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The Journal of Sonic Studies
Journal of Sonic Studies, volume 6, nr. 1 (January 2014)James Batcho: THE SONIC LIFEWORLD: A PHENOMENOLOGICAL EXPLORATION OF THE IMAGINATIVE POTENTIAL OF ANIMATION SOUND

To refer to this article use this url: http://journal.sonicstudies.org/vol06/nr01/a05

The Hearing Subject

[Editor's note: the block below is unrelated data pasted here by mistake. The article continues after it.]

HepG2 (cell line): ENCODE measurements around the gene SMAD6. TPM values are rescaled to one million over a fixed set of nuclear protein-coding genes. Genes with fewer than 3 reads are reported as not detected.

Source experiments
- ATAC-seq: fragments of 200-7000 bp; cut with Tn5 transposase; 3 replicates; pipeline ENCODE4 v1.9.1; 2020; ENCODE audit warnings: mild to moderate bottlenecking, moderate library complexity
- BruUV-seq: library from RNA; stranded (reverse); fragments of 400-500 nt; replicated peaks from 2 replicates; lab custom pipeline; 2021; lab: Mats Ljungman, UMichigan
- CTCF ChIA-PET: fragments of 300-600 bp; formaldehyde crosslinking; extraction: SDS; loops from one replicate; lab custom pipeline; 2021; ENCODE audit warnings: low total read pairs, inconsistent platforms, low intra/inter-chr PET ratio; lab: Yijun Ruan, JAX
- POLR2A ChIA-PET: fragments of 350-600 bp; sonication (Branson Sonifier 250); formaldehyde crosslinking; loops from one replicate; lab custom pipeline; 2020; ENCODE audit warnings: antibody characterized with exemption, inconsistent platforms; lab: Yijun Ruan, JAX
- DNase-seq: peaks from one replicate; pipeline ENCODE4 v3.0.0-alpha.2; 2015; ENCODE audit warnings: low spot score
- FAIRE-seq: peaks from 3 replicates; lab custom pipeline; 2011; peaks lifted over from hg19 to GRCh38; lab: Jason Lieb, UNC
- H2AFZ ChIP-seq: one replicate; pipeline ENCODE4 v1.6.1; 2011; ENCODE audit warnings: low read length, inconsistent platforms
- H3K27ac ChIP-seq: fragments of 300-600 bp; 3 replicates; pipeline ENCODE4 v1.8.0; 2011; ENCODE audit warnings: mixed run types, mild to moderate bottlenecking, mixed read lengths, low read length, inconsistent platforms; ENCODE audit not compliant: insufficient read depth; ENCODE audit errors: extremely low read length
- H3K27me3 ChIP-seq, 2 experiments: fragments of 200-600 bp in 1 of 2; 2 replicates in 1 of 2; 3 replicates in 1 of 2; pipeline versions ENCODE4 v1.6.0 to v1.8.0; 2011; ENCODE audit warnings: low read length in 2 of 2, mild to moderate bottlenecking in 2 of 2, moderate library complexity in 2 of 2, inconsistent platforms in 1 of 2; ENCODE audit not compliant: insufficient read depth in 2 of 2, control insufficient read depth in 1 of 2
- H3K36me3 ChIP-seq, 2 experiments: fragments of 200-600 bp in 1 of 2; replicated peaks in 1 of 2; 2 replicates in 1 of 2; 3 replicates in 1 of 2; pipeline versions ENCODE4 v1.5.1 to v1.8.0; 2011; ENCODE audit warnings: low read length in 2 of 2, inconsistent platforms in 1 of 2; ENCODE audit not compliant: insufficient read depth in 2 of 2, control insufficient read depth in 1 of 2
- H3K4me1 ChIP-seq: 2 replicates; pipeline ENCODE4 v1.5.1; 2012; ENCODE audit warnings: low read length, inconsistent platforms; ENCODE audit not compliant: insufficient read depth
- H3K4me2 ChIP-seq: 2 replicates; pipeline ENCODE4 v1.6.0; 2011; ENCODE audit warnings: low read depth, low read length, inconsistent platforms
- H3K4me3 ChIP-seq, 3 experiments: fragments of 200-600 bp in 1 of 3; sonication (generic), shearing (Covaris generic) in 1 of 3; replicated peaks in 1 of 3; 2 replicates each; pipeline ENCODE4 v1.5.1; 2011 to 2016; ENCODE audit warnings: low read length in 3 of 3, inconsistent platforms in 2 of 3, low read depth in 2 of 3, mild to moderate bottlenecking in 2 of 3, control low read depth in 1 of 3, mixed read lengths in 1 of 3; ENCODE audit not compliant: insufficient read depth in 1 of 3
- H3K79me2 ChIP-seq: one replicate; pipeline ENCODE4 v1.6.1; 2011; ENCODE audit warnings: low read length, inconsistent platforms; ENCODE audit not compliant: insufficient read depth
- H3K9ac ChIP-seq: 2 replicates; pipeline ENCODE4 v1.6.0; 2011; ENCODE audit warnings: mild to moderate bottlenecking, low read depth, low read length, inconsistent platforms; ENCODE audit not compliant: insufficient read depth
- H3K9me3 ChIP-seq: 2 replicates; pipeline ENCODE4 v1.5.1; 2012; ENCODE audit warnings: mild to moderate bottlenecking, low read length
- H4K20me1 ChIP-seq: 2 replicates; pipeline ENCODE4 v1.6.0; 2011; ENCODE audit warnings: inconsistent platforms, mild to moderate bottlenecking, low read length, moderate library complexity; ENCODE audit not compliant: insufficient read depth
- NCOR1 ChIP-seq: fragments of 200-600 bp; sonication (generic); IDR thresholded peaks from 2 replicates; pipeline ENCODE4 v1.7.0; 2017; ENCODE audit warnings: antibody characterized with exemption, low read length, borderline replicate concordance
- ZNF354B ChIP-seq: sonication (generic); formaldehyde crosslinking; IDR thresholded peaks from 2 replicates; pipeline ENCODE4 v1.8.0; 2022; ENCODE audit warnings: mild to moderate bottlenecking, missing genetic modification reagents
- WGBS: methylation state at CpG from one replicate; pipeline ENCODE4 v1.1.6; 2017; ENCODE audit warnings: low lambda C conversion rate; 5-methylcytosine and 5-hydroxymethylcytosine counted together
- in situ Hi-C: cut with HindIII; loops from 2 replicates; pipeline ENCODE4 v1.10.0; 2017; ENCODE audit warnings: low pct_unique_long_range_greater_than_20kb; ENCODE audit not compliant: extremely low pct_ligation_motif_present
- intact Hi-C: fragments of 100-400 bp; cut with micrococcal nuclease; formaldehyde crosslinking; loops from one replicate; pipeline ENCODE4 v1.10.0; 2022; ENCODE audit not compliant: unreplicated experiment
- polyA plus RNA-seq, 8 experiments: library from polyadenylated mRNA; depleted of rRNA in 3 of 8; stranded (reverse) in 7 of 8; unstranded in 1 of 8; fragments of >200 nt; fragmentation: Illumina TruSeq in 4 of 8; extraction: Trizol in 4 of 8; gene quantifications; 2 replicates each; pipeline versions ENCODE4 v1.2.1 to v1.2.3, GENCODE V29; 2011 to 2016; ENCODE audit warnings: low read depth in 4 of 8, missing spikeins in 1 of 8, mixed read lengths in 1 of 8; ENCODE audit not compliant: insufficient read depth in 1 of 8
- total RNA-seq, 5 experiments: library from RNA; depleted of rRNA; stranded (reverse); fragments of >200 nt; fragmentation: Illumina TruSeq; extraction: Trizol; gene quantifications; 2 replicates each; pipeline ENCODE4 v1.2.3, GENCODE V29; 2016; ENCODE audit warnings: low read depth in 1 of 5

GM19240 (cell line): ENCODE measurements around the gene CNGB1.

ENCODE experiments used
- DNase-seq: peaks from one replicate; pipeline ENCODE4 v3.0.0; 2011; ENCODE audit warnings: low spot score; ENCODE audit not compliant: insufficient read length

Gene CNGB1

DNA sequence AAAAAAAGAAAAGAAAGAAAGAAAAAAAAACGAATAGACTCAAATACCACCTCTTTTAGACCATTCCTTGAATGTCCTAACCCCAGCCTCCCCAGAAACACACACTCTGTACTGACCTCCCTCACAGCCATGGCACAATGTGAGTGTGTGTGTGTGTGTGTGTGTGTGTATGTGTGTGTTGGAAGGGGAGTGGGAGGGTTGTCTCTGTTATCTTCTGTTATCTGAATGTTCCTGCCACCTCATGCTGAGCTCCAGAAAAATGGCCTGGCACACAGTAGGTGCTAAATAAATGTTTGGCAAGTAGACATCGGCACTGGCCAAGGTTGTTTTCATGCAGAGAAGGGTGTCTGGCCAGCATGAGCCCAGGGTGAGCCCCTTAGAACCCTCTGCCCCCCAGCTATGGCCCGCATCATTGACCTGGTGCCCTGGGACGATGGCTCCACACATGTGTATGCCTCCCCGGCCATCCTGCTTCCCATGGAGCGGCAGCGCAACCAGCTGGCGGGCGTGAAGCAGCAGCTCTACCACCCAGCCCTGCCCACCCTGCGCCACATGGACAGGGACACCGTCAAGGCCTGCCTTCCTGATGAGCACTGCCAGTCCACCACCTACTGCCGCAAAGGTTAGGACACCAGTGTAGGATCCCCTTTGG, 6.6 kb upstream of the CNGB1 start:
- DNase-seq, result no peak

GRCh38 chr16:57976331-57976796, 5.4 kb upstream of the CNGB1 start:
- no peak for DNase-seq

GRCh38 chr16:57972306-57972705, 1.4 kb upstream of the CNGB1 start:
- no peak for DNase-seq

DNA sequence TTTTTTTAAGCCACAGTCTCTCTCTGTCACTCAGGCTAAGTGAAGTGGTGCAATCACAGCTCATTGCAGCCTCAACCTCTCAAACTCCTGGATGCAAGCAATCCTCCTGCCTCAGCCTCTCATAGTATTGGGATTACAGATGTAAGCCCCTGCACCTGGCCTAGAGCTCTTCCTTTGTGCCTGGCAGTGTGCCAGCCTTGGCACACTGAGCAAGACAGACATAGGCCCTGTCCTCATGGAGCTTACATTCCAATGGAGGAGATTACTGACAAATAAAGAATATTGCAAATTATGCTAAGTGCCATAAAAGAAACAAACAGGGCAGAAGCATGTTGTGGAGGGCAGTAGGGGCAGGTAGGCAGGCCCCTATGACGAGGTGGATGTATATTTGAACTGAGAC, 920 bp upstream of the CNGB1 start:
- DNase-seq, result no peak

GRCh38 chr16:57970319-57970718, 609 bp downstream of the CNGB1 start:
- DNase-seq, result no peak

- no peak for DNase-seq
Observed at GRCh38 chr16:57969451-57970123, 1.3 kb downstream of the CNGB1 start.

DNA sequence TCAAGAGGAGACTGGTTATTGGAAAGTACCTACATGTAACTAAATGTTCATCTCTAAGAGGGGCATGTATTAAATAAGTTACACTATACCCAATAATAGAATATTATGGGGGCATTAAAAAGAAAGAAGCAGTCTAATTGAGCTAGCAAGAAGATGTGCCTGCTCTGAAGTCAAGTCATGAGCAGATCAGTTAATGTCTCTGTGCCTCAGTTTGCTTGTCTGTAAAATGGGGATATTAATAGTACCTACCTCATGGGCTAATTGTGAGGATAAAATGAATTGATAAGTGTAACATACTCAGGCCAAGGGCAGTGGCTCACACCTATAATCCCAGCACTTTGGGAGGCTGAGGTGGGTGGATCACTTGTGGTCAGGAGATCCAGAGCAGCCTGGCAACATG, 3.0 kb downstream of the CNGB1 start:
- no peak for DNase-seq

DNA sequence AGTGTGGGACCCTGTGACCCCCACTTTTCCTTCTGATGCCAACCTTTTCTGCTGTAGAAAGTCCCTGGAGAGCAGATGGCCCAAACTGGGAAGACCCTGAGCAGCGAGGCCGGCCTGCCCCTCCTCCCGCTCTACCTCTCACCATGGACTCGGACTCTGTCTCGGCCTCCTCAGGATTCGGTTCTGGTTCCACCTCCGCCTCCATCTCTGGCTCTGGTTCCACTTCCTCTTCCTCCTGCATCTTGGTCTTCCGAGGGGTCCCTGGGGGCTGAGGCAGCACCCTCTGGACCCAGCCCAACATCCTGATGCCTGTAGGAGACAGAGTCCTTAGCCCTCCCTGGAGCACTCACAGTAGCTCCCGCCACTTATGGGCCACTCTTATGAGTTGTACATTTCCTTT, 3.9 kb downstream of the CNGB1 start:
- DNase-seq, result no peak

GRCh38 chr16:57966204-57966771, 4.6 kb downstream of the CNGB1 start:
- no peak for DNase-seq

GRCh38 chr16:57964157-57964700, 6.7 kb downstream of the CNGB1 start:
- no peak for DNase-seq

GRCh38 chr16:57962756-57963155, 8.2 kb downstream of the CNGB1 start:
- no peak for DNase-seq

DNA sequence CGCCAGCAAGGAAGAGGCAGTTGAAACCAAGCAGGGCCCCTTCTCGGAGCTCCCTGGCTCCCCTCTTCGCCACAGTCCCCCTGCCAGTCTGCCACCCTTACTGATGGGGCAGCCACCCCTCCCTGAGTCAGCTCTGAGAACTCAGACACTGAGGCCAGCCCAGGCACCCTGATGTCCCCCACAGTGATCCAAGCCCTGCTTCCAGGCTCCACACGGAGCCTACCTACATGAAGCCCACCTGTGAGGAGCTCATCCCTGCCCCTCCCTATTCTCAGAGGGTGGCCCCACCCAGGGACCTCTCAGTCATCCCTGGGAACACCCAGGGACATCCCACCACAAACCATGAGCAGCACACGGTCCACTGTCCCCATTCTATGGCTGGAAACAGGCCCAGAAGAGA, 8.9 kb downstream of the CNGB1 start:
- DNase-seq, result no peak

To better understand the subject of audiovisual storytelling, let us begin by examining the dialectic at work. If we are to accept the idea of the subjective, we must also consider the objective, which exists outside regardless of consciousness. The term “objective” in filmic terms refers to a perceptual agreement, a sense that what we hear is heard in a way that is available to all characters within the diegesis. This of course has value in the world-building dynamic. But as used exclusively in the process of designing, it places sound into an artistic restraint, distancing the sounds we hear from the characters who interact with them. The distinction between the objective and the subjective is more clear with images than with sound. The camera presents a position and we can usually get a sense of whether we are seeing from a realm of non-corporeal observation or one of embodied character through point-of-view (POV). Sound is not only represented in a different manner, but it is more difficult to structure. Consider the following example: Imagine there is a long shot of a road, shot from a 45-degree angle, from a camera placed high on a crane. In this shot, a car arrives from a distance, comes to its closest point in relation to the camera, then zooms out of frame. There is no assumption of visual subjectivity here because we don’t imagine someone floating high above the ground. The sound, however, assumes an auditory position, or point-of-audition (POA).[3] The car, as it approaches, begins quiet and reaches its loudest point the closest it comes to the camera position. While there is no particular subject established here visually, there is one presented (but never established) aurally. This illustrates that the audience is always hearing from somewhere. We the audience become something like a presumptive nondiegetic subject hearing diegetically, which exposes a problem in conceptualizing things from this strictly physical basis. But in fact, we are more in line with a nonexistent (or rather, universal) entity hearing objectively, and we therefore regard such sound as objective. A true subject, on the other hand, has particularity as an individual character hearing her world.